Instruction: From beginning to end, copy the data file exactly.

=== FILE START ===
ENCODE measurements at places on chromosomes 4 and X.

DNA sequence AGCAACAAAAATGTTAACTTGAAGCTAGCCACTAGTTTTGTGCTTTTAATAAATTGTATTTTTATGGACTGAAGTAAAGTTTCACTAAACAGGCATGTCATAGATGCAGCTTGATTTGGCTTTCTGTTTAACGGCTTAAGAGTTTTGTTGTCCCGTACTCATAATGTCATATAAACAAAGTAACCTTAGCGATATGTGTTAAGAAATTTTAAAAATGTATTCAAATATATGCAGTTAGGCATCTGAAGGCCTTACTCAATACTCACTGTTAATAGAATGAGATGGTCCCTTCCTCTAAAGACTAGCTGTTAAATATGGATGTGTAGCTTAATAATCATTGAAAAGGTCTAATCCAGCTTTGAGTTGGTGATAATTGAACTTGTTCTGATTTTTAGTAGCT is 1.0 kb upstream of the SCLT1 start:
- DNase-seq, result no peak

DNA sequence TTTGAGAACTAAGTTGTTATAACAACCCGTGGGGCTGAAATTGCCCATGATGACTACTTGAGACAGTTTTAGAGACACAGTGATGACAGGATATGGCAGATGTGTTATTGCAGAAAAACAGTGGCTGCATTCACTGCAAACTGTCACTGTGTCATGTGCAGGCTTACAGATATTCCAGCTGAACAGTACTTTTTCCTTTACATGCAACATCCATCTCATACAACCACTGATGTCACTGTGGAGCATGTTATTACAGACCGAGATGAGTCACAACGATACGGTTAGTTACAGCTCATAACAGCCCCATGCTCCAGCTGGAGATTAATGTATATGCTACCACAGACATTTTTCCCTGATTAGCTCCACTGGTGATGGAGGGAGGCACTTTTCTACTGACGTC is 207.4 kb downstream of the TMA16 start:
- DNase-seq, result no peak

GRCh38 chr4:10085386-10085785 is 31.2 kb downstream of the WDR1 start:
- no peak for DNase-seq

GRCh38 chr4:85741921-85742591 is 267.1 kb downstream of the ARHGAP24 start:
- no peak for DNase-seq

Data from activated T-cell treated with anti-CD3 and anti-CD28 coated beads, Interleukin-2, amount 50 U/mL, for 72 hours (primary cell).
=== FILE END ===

ENCODE measurements at places on chromosomes 4 and X.

DNA sequence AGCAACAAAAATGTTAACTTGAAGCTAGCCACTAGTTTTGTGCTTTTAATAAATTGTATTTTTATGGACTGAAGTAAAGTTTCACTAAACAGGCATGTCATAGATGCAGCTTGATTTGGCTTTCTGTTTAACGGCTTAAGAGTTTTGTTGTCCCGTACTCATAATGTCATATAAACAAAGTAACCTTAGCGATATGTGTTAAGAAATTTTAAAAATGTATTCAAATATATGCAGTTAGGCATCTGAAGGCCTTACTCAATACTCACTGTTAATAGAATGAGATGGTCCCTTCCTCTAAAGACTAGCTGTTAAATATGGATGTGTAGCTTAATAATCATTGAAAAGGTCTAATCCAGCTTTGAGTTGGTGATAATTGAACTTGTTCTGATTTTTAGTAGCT is 1.0 kb upstream of the SCLT1 start:
- DNase-seq, result no peak

DNA sequence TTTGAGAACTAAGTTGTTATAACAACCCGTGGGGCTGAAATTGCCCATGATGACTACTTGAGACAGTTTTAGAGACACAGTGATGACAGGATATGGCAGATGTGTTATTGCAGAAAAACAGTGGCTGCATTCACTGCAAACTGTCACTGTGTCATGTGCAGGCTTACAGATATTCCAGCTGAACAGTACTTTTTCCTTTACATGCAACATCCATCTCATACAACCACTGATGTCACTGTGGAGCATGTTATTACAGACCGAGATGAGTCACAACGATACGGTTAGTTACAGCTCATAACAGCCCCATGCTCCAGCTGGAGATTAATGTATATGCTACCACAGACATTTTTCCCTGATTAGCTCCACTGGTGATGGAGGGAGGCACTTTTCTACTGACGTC is 207.4 kb downstream of the TMA16 start:
- DNase-seq, result no peak

GRCh38 chr4:10085386-10085785 is 31.2 kb downstream of the WDR1 start:
- no peak for DNase-seq

GRCh38 chr4:85741921-85742591 is 267.1 kb downstream of the ARHGAP24 start:
- no peak for DNase-seq

Data from activated T-cell treated with anti-CD3 and anti-CD28 coated beads, Interleukin-2, amount 50 U/mL, for 72 hours (primary cell).